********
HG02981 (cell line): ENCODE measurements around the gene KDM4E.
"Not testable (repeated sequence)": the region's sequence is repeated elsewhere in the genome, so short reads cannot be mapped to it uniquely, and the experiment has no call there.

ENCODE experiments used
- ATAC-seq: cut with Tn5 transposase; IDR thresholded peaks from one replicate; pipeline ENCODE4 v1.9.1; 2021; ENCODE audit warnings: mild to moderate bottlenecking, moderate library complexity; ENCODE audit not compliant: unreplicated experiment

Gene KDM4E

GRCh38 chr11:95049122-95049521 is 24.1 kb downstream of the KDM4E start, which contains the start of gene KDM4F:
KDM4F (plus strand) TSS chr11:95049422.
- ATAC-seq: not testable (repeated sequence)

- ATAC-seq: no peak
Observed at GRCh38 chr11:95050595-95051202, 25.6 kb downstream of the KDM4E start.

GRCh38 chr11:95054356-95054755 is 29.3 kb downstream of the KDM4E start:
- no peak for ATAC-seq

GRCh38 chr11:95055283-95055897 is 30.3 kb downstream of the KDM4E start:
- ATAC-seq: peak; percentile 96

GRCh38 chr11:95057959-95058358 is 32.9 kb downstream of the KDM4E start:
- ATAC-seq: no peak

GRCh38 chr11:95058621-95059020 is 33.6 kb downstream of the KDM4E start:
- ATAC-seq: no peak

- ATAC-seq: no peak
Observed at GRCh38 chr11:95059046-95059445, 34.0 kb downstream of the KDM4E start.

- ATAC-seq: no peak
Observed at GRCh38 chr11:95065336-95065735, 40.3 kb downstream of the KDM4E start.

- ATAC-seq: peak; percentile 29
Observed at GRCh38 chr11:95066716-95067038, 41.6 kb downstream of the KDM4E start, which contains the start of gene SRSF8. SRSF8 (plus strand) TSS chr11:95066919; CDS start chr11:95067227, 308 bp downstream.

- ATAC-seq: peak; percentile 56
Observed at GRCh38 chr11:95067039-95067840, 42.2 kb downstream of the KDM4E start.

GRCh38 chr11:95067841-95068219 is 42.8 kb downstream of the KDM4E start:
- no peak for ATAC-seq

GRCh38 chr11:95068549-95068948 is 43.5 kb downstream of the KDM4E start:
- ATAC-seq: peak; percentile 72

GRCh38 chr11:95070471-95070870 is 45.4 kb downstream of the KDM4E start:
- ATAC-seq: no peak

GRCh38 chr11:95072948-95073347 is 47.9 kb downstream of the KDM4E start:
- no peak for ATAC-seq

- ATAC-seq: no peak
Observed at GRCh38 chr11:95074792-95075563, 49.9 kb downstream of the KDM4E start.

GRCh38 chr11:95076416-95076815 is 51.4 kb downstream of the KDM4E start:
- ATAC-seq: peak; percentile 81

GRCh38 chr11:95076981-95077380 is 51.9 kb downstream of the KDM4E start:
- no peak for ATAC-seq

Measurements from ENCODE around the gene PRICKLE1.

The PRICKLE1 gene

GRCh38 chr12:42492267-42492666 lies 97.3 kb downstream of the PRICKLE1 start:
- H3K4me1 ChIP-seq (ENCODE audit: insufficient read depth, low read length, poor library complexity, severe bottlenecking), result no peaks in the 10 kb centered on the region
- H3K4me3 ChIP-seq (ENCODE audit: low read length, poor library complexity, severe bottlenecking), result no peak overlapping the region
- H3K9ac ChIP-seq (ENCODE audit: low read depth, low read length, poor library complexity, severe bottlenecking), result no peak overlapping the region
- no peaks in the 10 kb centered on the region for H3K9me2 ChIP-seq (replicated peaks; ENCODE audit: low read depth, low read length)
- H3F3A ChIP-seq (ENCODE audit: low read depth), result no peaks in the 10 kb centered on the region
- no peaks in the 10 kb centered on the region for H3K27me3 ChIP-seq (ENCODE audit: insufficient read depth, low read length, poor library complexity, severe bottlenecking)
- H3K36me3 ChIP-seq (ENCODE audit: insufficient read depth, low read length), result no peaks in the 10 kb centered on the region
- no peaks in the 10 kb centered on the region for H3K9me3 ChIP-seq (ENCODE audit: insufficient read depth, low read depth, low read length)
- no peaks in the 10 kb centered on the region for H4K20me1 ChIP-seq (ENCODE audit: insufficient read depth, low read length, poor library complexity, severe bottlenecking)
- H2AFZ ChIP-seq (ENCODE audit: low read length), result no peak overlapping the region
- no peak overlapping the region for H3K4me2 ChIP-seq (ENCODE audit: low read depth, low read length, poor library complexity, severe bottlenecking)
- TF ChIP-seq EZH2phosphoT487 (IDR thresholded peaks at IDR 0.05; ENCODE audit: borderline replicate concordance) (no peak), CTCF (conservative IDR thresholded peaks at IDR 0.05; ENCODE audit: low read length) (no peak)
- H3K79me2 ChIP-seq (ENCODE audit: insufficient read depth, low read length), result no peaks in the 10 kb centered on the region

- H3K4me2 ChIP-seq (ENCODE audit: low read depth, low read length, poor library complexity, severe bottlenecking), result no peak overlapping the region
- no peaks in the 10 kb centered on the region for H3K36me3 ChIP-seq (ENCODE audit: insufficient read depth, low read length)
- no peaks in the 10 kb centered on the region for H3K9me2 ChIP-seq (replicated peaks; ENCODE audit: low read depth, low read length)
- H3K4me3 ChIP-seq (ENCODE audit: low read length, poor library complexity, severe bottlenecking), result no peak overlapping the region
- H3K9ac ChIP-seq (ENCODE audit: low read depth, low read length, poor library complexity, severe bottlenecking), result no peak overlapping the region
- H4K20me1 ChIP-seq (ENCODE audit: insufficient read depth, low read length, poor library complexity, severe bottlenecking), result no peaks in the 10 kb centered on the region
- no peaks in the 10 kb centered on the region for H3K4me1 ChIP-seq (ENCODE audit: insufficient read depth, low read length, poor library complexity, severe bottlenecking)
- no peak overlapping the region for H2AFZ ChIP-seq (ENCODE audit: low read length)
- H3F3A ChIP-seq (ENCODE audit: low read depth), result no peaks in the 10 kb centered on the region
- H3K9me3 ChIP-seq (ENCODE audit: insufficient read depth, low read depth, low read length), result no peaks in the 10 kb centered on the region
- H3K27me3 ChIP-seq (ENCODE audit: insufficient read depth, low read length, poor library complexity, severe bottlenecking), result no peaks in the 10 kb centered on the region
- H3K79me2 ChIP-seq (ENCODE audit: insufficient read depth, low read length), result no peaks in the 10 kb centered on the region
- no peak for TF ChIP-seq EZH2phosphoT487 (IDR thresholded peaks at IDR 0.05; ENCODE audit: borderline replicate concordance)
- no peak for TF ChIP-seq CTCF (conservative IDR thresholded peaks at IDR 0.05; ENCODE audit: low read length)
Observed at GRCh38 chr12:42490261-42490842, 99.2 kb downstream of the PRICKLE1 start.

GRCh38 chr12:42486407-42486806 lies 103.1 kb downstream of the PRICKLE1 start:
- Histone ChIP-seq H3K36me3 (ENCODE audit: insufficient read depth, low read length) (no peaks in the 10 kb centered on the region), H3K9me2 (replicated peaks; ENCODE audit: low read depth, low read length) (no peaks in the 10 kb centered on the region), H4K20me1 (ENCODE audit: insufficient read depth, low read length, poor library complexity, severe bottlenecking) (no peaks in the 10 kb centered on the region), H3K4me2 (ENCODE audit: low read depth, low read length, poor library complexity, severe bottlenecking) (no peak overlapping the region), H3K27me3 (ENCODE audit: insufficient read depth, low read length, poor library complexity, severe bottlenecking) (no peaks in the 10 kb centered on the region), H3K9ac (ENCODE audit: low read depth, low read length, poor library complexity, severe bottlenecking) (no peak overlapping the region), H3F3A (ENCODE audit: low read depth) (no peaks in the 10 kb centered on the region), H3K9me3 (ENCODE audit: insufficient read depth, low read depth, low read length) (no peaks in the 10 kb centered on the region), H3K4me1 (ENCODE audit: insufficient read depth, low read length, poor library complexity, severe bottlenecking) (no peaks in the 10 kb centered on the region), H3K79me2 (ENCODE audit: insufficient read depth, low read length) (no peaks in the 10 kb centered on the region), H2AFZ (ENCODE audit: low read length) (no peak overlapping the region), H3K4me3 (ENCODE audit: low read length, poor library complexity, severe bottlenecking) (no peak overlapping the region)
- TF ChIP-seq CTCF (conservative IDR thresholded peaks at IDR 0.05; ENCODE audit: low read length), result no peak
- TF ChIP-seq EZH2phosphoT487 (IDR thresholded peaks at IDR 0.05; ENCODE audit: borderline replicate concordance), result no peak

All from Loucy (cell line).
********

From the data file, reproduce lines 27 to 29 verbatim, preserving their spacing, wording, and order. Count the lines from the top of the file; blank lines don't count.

GRCh38 chr11:95067841-95068219 is 42.8 kb downstream of the KDM4E start:
- no peak for ATAC-seq

GRCh38 chr11:95068549-95068948 is 43.5 kb downstream of the KDM4E start: